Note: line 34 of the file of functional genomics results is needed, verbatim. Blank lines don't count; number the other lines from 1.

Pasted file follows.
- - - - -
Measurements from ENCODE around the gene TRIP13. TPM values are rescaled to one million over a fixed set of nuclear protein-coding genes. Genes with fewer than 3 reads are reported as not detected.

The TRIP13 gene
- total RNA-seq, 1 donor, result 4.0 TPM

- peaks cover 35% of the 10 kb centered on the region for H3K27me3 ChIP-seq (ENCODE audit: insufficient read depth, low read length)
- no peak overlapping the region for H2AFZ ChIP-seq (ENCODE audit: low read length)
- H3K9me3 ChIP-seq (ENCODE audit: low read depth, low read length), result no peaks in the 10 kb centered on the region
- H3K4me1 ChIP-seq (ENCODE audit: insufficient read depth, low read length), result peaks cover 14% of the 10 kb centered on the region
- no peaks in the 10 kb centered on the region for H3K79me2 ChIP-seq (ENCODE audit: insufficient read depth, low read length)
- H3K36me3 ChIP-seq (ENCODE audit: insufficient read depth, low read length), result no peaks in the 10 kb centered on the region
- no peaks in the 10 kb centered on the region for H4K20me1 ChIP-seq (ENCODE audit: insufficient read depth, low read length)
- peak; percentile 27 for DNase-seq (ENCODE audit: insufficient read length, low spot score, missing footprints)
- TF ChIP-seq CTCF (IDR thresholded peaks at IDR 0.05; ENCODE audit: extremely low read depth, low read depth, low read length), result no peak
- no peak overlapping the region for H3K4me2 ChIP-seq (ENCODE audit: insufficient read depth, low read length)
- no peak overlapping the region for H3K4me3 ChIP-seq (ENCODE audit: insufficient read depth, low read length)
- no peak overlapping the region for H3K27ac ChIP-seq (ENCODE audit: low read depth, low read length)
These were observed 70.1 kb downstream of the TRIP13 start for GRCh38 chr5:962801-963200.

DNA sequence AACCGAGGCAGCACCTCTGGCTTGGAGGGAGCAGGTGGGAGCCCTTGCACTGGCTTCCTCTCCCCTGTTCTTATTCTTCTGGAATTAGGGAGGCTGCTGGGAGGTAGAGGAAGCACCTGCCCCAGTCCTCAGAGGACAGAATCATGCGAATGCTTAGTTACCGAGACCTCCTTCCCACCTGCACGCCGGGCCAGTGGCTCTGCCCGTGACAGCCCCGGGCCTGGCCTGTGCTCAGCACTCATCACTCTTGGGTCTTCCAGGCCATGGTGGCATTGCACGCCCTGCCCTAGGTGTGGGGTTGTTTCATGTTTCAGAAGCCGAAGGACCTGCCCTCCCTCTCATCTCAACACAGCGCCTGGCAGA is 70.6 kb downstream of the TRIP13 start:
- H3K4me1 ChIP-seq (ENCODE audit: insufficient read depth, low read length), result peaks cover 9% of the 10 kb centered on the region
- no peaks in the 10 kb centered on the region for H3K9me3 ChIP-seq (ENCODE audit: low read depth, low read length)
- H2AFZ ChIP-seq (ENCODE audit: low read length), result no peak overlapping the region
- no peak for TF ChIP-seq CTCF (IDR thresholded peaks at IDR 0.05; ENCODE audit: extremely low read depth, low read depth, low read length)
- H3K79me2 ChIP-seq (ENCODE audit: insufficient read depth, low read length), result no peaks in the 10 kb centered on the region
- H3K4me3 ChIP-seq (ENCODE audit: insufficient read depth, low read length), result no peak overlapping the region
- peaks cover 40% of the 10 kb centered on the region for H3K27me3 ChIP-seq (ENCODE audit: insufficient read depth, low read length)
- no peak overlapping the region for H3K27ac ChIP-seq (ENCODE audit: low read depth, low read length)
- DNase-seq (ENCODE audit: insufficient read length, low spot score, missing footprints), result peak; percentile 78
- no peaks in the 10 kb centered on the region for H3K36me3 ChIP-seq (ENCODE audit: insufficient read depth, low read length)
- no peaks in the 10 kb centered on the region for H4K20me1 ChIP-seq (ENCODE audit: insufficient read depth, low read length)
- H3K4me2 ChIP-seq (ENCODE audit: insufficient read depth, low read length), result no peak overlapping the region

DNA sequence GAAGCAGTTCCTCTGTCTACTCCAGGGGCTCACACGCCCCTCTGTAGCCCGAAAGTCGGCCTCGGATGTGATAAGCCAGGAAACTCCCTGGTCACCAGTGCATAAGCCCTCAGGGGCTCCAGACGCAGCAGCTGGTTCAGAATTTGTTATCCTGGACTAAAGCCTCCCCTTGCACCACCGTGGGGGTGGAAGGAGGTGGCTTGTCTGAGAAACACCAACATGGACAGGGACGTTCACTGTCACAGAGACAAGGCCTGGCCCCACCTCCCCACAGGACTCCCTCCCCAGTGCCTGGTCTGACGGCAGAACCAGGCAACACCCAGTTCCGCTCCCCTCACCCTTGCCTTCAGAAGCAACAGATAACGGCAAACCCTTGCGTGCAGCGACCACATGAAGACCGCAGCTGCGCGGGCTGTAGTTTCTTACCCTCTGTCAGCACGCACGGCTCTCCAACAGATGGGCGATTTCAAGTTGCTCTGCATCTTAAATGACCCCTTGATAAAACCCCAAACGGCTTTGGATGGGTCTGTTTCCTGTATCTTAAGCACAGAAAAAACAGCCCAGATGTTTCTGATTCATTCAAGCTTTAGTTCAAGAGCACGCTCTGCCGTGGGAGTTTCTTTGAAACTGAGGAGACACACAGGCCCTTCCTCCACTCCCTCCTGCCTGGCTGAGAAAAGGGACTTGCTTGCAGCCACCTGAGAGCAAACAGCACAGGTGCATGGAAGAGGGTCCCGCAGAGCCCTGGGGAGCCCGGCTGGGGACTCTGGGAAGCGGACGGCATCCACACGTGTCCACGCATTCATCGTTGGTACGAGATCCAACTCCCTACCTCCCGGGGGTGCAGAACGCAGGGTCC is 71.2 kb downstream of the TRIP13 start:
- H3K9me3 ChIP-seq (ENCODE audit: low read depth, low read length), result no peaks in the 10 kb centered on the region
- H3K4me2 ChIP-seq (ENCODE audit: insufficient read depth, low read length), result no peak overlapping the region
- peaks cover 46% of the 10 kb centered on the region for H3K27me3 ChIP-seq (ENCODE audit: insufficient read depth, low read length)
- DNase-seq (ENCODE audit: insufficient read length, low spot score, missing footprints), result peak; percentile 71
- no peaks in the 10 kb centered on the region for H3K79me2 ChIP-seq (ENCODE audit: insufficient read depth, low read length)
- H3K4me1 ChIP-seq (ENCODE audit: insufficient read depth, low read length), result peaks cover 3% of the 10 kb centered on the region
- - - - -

- DNase-seq (ENCODE audit: insufficient read length, low spot score, missing footprints), result peak; percentile 71